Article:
David Wachsman

Constructive Solutions: Develop These 6 Powerful Relationship Skills

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By David Wachsman, MC

From all angles, there are relationships that need nurturing—professional connections, friendships, family members, and, of course, romantic partners.

Strangely enough, it’s our most intimate relationships that often draw the short straw. Sometimes, we completely forget to employ our most basic relationship skills with our loved ones. Forgetting these basic skills can result in creating unnecessary distance, miscommunication, and misunderstanding.

To nurture the closeness between you and your partner, keep the following relationship skills in mind. In addition to creating closeness, these skills will support your partner in their own life endeavors as well as catapult you toward success in many ways.

After all, relationship skills are the kind of abilities that trickle over into many areas of life.

Here are six ways you can get started.

1. Practice Empathy

Familiarity can frequently intrude on our natural tendency to be empathetic toward our partner. We may get used to them complaining about work difficulties or issues with their extended family, for example. Little by little, we may stop listening and genuinely caring about those concerns.

Remember that true empathy can go a long way toward creating a strong bond between you and your partner. It’s as simple as making an effort to put yourself in your partner’s place when they are experiencing a rough patch.

2. Take Perspective

To practice the essential relationship skill of taking perspective, make it a point to really try to understand your partner and have genuine concern for what they are going through. This means holding back any natural urge to give advice or try to “fix” a situation for them.

In this frame of mind, you may have a difficult time seeing anything from your partner’s point of view. Being unable to take perspective is a bit more than simply believing you know what is best. Rather, it goes as far as making the effort to understand what they’re going through and validating what they are feeling, without making judgments, even if you don’t agree with your partner’s point of view.

3. Show Affection

People thrive on physical touch.

Consider how much you express your positive emotions by hugging, touching, or caressing your partner. An affirming and supportive touch can mean the world to them. Remember, it doesn’t have to be a big event. It could be something as simple as holding hands or a quick kiss on the cheek.

4. Be Trustworthy

This may seem like a no-brainer, but being trustworthy goes beyond the margins of fidelity that many of us assume.

For example, do you keep intimate information private between the two of you? Or, do you gab about your partner’s personal struggles with your friends? Do you make fun of your partner’s ideas when they’re out of hearing range?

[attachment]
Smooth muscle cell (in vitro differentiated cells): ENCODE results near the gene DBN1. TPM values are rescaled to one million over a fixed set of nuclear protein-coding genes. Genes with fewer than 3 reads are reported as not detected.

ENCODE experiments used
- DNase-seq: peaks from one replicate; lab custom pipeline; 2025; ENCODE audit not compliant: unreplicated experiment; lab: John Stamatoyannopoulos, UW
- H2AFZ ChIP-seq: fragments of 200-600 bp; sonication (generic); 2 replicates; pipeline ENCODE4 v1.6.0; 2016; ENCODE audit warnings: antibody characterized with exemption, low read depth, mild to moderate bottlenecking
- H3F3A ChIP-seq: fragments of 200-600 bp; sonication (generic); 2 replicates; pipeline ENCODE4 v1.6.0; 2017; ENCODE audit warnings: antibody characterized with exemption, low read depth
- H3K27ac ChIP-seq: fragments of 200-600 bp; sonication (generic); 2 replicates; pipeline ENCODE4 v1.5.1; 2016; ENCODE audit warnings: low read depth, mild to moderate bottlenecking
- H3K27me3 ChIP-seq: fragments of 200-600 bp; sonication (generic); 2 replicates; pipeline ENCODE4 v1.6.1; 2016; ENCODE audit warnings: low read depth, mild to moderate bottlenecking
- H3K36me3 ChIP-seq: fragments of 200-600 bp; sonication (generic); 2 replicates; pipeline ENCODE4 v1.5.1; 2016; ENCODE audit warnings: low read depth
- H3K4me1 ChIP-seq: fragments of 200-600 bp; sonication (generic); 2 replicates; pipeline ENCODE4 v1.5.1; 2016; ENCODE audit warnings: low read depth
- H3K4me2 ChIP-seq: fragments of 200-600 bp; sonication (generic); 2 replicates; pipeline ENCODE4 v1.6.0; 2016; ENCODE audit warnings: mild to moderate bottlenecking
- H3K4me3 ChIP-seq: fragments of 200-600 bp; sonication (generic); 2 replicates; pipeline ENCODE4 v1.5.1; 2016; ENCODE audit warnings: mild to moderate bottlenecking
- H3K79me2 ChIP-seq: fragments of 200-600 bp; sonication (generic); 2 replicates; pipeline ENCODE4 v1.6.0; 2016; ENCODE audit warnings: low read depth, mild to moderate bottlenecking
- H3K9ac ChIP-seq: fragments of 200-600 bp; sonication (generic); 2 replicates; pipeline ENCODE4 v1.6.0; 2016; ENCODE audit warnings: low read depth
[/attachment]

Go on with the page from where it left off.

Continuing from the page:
Regardless of what others do, keep in mind that it’s important to be the person your partner can trust with their emotions, their thoughts, and their experiences.

5. Support Positive Experiences

When you’re one part of a couple, it’s important to be a cheerleader for your partner. After all, they’re counting on you to be in their corner and support them even when their endeavors flop.

In addition to being supportive, try to extend that sense of validation beyond what’s already taking place. For example, make it a point to go try new things together such as going out to eat at a new restaurant, or taking a class together.

Humans crave novelty and fresh experiences to enrich their overall level of life satisfaction. So, go and tackle life together, and bask in the closeness your adventures provide.

6. Rebound from a Conflict Quickly

Take stock of how quickly you get over a disagreement or argument.

Disputes are bound to happen in a close relationship. Yet, a couple certainly doesn’t need to nosedive down to the bottom of the argument ocean every time a conflict presents itself. Part of fighting fair is allowing the conflict to come to a healthy resolution or compromise, rather than letting it hang over your relationship like a dark cloud for several hours or days.

Learn to repair after conflict with your partner. Own your part of the way the disagreement was handled. Be specific about what you are apologizing for or regret. Listen to your partner. Be respectful.

Building a healthy, intimate relationship can be a challenge in today’s modern world, but these relationship skills can help you get there. 


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David Wachsman, MC, LPC Intern, works with clients at the Relationship Counseling Center of Austin to build healthy, intimate relationships with their significant others. David can help you practice and employ different communication skills to deepen understanding with your partner. If you or your partner are seeking guidance to strengthen your bond, try giving David a call at (512) 270-4883, ext. 119, or request an appointment online through the RCC Austin Scheduling page.